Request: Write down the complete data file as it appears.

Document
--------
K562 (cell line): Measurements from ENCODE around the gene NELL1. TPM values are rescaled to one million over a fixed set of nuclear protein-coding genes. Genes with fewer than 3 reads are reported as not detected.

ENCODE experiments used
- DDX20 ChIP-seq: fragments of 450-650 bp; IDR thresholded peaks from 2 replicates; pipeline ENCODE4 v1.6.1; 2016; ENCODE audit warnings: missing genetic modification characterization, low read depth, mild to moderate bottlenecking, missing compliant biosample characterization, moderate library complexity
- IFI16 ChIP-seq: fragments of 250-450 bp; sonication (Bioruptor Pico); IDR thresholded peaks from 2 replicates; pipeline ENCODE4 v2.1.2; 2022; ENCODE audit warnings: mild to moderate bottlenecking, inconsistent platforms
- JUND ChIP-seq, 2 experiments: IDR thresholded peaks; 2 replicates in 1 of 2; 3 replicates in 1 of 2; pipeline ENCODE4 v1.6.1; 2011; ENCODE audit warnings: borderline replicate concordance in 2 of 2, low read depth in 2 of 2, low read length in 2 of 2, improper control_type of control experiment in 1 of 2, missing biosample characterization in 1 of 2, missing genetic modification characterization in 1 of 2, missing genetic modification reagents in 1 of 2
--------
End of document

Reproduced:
K562 (cell line): Measurements from ENCODE around the gene NELL1. TPM values are rescaled to one million over a fixed set of nuclear protein-coding genes. Genes with fewer than 3 reads are reported as not detected.

ENCODE experiments used
- DDX20 ChIP-seq: fragments of 450-650 bp; IDR thresholded peaks from 2 replicates; pipeline ENCODE4 v1.6.1; 2016; ENCODE audit warnings: missing genetic modification characterization, low read depth, mild to moderate bottlenecking, missing compliant biosample characterization, moderate library complexity
- IFI16 ChIP-seq: fragments of 250-450 bp; sonication (Bioruptor Pico); IDR thresholded peaks from 2 replicates; pipeline ENCODE4 v2.1.2; 2022; ENCODE audit warnings: mild to moderate bottlenecking, inconsistent platforms
- JUND ChIP-seq, 2 experiments: IDR thresholded peaks; 2 replicates in 1 of 2; 3 replicates in 1 of 2; pipeline ENCODE4 v1.6.1; 2011; ENCODE audit warnings: borderline replicate concordance in 2 of 2, low read depth in 2 of 2, low read length in 2 of 2, improper control_type of control experiment in 1 of 2, missing biosample characterization in 1 of 2, missing genetic modification characterization in 1 of 2, missing genetic modification reagents in 1 of 2